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Dr Bhoe Tewarie.

The solution to the flooding problem, the immigration problem, the land tenure issues, the physical infrastructure issues are all connected. And a technologically diversified production system is also part of the solution.

A serious approach to water management that involves integrated planning, collaborative execution closest to where results are required can lead to several green interventions at different levels and ways, and lead to best practice in organic (at least partially) and sustainable agricultural systems. Complete with early warning systems, evacuation plans, household and community protection initiatives, flood mitigation and serious dredging of watercourses and retention ponds in the low lands.

And potable water? We can’t be talking about an increase in the price of water without delivering pipe-borne water to people’s homes. Whatever the problems around this issue of water where you need it, there are solutions to this problem. We must deliver water to 450 homes, 600 communities, 14 regional districts and Tobago and 1.4 million people. As I have said before, T&T’s population is half the size of Brooklyn and equivalent to a small village in Nigeria, India or China. It is shameful to continue to talk about this problem, make it a source of community distress and have it as a perennial political football.

So we need a smart economy, government, society and food, water and effective flood management for agricultural support, community well-being and enhancement. Smart economy, government and society will have all ministries working together, and the ministries of Digitalisation and Public Administration playing key roles. The ministry of Planning, Local And Rural Development, Works and Transport, ODPM, Public Utilities, supported by the Ministry of Planning and Sustainable Development can all play roles. The local government bodies and the House of Assembly in Tobago would be key. Here you can have a whole government approach, integrated planning coordinated, differentiated and decentralised execution, optimum collaboration.

Communities can be brought into the picture, volunteerism could play a part, public, private, NGOs can work together, CEPEP and URP can be reconfigured, community jobs can be created everywhere, neighbourhood and community maintenance, a mix of volunteerism, responsible citizenship and the employed could complete each other.

The Ministry of Planning would have to play a key role in causing to be executed the National Spatial Strategy. Strict enforcement of rules could guide new developments on construction, on hills, slopes, flood plains, vulnerable areas. Ministries of Planning and Local Government, local government bodies could be better aligned in keeping with the Planning and Facilitation Bill. Rehabilitation and retrofitting works could be guided community by community. Flood mitigation, dredging and infrastructure work could proceed apace. In such a strategy knowledge is at work with equipment and intense labour. In the smart economy strategy knowledge, intellectual capital and technology are working well together.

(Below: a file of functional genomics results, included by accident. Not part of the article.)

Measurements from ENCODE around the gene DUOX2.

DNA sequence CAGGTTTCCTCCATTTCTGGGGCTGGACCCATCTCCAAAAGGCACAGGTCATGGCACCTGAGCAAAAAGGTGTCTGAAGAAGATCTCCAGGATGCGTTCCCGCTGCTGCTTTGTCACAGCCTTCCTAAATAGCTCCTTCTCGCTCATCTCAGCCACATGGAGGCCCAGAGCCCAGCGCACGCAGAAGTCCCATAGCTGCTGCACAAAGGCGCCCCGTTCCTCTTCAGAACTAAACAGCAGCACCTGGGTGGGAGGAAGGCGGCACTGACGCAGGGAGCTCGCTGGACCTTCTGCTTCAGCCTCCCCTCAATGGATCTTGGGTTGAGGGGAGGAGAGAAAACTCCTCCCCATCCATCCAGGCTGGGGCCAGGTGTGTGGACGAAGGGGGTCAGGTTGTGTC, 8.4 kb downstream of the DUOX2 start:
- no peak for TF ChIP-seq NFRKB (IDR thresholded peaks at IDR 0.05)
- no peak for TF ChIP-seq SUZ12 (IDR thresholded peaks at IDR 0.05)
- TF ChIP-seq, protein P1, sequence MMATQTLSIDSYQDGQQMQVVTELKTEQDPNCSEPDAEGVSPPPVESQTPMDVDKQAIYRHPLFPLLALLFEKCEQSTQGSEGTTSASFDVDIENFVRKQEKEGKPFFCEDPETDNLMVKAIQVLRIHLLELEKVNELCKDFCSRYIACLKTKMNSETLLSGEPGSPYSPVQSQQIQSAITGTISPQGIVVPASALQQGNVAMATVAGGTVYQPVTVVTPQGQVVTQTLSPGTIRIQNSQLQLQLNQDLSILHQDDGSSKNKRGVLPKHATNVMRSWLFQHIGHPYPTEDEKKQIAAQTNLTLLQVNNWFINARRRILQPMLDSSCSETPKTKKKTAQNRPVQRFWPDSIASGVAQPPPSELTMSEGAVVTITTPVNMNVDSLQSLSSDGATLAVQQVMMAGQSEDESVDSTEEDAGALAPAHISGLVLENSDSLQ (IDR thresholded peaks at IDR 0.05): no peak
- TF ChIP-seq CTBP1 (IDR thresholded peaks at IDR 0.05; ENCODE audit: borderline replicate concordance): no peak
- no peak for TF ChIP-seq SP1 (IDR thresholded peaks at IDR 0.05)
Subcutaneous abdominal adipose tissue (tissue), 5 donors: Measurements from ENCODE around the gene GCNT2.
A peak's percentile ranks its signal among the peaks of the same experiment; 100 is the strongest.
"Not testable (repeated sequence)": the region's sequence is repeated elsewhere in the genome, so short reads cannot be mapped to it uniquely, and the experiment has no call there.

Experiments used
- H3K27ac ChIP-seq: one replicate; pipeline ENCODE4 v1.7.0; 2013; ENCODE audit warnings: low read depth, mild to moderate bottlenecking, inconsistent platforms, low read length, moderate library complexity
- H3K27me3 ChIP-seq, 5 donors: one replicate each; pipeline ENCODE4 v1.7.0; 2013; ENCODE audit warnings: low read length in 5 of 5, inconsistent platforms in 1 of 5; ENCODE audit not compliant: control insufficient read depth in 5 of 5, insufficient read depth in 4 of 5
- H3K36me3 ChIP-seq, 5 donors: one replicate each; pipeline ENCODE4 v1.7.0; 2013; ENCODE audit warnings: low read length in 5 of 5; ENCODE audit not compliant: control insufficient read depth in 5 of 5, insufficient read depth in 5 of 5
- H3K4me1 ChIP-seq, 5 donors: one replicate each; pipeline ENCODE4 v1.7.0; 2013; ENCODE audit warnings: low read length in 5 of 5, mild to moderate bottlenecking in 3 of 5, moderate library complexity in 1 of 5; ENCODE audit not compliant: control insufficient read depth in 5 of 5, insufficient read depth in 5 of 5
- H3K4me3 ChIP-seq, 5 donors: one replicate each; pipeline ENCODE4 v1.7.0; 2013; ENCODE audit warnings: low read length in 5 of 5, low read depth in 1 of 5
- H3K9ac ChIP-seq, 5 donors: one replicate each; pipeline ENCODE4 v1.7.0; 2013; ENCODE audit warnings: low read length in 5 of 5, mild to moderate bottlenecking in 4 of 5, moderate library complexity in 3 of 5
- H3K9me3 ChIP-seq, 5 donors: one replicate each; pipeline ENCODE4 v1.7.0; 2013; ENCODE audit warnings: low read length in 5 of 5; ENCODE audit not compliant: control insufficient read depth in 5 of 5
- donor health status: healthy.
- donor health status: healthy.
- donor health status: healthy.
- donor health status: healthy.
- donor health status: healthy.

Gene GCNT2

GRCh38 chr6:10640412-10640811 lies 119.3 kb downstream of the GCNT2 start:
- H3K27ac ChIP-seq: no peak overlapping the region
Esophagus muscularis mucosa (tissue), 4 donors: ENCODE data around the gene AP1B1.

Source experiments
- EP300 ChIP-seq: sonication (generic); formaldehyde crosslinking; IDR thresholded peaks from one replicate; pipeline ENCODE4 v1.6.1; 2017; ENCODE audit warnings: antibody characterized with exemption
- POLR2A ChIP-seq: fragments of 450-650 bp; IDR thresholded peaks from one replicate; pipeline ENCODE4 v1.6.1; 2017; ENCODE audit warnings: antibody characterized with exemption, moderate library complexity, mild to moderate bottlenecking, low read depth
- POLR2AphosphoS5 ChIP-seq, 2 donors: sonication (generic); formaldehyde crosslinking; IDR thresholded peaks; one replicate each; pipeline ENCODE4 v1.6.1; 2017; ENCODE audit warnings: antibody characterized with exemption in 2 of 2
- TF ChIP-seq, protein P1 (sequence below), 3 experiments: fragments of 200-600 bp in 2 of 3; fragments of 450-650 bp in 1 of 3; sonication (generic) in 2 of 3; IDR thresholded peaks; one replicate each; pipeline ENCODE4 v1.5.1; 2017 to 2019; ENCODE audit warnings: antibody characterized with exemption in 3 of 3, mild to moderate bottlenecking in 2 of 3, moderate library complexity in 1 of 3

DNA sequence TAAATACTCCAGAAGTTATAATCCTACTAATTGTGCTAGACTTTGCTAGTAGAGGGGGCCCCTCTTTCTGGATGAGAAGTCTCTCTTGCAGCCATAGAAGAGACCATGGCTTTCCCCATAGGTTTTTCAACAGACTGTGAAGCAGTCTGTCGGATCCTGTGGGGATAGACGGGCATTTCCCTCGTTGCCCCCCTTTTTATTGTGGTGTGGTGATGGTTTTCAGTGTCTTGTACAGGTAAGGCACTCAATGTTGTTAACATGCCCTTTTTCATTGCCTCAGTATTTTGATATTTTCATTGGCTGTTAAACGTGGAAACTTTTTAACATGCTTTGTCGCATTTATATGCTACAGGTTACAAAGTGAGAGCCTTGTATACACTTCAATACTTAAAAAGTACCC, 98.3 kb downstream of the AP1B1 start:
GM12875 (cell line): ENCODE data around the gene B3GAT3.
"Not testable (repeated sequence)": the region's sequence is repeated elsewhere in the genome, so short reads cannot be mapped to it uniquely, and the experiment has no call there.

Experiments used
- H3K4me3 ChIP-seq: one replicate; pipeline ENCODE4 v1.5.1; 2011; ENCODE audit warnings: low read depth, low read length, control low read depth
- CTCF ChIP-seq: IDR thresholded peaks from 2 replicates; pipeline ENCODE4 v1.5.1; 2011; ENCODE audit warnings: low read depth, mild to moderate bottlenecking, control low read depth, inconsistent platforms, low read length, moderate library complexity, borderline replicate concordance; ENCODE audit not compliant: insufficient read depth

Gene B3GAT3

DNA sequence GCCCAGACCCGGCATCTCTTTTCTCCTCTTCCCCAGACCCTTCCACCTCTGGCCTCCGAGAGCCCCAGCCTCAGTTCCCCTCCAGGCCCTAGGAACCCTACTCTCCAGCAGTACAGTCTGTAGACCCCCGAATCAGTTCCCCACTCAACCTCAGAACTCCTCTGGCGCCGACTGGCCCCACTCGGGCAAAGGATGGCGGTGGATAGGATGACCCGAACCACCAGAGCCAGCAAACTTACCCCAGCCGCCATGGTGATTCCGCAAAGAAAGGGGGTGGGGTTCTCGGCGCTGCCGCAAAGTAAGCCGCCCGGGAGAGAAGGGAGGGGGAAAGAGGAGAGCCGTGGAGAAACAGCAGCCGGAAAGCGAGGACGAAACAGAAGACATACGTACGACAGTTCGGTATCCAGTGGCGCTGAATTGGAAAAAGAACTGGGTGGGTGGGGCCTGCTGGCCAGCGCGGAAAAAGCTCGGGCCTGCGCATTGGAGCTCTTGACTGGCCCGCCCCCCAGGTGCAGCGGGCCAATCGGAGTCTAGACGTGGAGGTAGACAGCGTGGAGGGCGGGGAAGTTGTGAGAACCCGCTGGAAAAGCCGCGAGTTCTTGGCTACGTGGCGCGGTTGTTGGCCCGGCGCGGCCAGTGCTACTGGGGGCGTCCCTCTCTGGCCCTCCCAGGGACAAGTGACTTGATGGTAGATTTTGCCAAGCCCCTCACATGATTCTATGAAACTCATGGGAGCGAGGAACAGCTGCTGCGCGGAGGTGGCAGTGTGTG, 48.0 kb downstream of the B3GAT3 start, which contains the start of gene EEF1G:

There is no reason why commitment to an intelligent transportation system can’t give us, in addition to food and water, security, cleaner, fresher air. Our new buildings can all be smart and environmentally friendly with solar energy and rainwater harvesting. So too, all new developments, starting with state housing developments.

If we develop smart homes, buildings, schools, communities, we can have solar panels on land and wind farms offshore. We can have multi-energy stations for the intelligent transportation system. Both Trinidad and Tobago could enjoy a judicious mix of smart sustainable development to benefit from the world and traditional, laid-back, leisurely island society to secure tradition, simplicity and cultural authenticity. We can have it all. But it takes imagination, know-how and human will.

We need smart, sustainable cities

The five islands and Chaguaramas could be developed with private sector investment into carefully planned destinations with a mix of local, regional and international tourism built on sport, leisure, relaxation, and a range of cultural activities, with proper use made of the Coast Guard and Coast Guard vessels and a heightened collaboration on border security. Significant infrastructure is already there. All of this is technologically infused and very smart. There are many jobs to be created with such development investment and strategy and new development of this kind must take the COVID experience and plan for other unexpected disruptions in mind.

Such development intervention will not only be smart and sustainable but green and eco-friendly and with renewable strategies infused. On the Mona Campus in Jamaica is a building that produces more energy than it consumes. There’s no reason why POS, San Fernando, Chaguanas, Arima, Scarborough cannot be transformed into smart, sustainable cities. SDG goal 11 talks about the need to develop “Inclusive, Safe, Resilient, and Sustainable” cities.